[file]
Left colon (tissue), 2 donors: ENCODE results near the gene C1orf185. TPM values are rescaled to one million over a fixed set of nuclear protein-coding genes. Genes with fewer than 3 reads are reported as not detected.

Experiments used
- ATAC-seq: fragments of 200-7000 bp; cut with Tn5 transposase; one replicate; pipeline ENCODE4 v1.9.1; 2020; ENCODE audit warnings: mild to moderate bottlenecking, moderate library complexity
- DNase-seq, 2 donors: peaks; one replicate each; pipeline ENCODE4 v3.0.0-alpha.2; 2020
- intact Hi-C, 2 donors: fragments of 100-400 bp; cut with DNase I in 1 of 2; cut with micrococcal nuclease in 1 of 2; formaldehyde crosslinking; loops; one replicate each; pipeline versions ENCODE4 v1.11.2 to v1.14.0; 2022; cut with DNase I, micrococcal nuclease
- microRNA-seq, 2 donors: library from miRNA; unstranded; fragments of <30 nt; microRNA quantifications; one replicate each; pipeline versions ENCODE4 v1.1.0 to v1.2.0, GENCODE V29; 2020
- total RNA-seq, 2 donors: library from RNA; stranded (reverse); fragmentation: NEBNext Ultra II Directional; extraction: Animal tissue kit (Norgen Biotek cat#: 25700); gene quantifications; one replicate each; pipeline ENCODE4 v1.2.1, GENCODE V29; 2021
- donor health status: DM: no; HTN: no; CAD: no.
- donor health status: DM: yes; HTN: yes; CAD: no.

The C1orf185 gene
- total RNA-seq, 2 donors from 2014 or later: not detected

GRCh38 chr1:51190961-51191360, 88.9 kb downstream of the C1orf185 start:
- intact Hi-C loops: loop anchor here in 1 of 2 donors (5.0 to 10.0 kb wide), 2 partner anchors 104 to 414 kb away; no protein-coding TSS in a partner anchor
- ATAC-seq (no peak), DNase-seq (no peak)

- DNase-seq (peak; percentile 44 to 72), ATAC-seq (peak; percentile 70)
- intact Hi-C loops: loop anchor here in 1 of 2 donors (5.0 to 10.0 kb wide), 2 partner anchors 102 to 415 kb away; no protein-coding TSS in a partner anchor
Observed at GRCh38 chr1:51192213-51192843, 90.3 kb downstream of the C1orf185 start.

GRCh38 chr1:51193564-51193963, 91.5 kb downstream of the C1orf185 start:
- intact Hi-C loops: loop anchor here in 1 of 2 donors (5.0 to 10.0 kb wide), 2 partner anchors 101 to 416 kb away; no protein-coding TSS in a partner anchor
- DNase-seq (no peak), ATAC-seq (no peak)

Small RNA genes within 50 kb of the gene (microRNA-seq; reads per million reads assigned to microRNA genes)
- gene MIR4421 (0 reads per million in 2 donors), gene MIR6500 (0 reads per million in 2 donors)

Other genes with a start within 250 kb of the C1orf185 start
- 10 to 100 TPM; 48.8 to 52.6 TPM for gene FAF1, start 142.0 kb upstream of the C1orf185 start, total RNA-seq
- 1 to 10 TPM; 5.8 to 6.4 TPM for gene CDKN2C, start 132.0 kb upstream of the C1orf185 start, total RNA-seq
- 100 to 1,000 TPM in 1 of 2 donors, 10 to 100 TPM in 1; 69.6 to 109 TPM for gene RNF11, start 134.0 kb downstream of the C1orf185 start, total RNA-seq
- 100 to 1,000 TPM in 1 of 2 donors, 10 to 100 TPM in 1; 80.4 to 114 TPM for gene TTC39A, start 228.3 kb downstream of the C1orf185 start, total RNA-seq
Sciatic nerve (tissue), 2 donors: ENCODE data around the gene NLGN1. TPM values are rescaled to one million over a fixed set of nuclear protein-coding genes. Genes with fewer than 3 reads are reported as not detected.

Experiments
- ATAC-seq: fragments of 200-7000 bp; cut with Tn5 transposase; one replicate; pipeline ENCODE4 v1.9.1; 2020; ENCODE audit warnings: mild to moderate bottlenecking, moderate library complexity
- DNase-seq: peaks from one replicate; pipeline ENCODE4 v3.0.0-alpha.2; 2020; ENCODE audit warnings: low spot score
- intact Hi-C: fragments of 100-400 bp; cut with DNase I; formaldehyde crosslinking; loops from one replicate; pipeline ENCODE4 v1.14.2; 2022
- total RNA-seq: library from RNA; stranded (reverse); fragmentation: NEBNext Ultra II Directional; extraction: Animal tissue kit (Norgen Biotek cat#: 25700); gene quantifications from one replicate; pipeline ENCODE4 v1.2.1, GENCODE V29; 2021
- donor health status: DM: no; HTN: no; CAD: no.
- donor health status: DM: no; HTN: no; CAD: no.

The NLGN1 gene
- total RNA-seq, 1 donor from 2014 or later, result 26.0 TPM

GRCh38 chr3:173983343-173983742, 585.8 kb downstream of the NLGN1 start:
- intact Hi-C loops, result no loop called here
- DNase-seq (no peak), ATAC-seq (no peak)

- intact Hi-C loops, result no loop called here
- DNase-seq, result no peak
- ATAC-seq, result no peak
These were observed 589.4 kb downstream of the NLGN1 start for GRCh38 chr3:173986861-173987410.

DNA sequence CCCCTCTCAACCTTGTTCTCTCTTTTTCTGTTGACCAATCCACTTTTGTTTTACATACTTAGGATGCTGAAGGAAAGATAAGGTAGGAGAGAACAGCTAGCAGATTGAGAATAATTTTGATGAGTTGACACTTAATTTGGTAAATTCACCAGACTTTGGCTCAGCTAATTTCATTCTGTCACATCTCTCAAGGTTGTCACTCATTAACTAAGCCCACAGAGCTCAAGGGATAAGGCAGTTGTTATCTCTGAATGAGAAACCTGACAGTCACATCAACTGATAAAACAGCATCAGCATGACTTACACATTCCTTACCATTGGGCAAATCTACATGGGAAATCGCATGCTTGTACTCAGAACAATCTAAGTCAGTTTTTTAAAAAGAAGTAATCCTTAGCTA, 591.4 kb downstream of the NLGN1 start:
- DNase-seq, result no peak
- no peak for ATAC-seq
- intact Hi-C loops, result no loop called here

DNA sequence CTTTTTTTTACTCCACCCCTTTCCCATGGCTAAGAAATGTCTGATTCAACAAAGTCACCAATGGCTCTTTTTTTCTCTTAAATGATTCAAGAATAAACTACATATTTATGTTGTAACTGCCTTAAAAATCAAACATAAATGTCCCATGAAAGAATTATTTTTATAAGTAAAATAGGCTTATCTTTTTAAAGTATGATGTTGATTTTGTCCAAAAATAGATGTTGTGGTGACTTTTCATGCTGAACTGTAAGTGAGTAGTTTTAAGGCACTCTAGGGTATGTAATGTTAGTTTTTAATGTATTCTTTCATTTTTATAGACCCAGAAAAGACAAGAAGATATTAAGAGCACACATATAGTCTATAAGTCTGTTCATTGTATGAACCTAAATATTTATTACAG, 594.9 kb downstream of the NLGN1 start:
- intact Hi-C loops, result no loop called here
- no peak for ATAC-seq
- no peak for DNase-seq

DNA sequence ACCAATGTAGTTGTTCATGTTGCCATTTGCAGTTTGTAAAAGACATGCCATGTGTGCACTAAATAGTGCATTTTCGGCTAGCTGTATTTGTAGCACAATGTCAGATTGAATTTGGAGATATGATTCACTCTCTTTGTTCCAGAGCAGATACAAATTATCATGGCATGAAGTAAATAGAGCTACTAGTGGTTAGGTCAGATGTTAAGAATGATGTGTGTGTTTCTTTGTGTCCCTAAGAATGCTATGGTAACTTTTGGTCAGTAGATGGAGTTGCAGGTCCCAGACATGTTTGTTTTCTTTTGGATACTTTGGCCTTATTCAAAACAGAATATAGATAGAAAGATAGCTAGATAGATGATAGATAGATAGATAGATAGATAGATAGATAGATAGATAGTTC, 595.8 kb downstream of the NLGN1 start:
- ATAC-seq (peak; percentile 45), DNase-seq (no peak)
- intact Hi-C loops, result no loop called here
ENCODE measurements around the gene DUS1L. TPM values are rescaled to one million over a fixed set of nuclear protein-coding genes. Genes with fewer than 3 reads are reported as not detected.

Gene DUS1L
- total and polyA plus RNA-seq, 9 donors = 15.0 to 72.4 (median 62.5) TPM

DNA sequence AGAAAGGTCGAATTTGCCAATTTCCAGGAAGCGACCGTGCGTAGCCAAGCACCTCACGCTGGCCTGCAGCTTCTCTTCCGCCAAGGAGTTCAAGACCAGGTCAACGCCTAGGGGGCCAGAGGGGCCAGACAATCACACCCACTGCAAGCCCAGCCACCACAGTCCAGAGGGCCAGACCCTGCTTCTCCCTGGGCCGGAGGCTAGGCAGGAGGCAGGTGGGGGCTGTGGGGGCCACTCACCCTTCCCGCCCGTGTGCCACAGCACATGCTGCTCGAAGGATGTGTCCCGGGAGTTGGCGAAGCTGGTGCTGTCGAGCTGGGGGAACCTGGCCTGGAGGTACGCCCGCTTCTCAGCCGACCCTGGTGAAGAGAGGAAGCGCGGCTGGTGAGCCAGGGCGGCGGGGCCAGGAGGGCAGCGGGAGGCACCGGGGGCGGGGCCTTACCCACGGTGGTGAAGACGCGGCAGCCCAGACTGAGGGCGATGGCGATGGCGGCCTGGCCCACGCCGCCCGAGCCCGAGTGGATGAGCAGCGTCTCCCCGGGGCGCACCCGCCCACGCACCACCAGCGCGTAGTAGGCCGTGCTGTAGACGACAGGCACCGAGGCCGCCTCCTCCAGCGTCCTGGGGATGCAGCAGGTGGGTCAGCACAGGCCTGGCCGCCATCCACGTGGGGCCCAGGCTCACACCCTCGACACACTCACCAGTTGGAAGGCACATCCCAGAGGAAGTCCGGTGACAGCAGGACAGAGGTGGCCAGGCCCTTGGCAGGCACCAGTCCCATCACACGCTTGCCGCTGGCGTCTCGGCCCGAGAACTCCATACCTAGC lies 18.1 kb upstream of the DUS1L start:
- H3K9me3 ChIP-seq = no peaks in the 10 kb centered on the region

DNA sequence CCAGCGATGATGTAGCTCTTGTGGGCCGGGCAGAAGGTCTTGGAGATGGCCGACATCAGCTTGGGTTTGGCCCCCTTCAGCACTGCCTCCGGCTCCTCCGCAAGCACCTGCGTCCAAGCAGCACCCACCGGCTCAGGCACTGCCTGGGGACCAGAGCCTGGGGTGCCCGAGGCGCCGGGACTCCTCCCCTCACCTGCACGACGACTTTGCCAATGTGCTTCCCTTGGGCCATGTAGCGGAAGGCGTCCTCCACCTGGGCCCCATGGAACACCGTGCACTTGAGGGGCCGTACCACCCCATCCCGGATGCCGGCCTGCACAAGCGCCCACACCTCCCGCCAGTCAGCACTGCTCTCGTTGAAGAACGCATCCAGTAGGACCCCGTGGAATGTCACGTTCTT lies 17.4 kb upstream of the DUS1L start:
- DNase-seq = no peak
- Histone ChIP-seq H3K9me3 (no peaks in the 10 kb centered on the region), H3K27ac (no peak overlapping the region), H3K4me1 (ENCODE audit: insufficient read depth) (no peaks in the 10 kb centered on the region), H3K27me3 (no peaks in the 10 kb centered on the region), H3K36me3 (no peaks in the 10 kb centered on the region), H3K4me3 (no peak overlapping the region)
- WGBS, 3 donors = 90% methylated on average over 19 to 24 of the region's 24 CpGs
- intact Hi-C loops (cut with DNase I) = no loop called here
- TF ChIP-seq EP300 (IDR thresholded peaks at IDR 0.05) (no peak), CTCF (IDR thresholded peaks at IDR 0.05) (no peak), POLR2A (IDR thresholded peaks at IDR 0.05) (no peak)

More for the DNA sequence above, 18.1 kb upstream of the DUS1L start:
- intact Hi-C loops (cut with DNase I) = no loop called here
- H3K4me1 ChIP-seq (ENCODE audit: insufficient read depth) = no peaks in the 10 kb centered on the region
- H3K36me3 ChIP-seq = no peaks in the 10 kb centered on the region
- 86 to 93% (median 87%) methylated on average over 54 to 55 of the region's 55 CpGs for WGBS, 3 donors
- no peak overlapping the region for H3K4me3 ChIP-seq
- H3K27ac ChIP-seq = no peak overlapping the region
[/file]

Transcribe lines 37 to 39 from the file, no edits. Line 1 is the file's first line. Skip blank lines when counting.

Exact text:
- total RNA-seq, 1 donor from 2014 or later, result 26.0 TPM

GRCh38 chr3:173983343-173983742, 585.8 kb downstream of the NLGN1 start:
- intact Hi-C loops, result no loop called here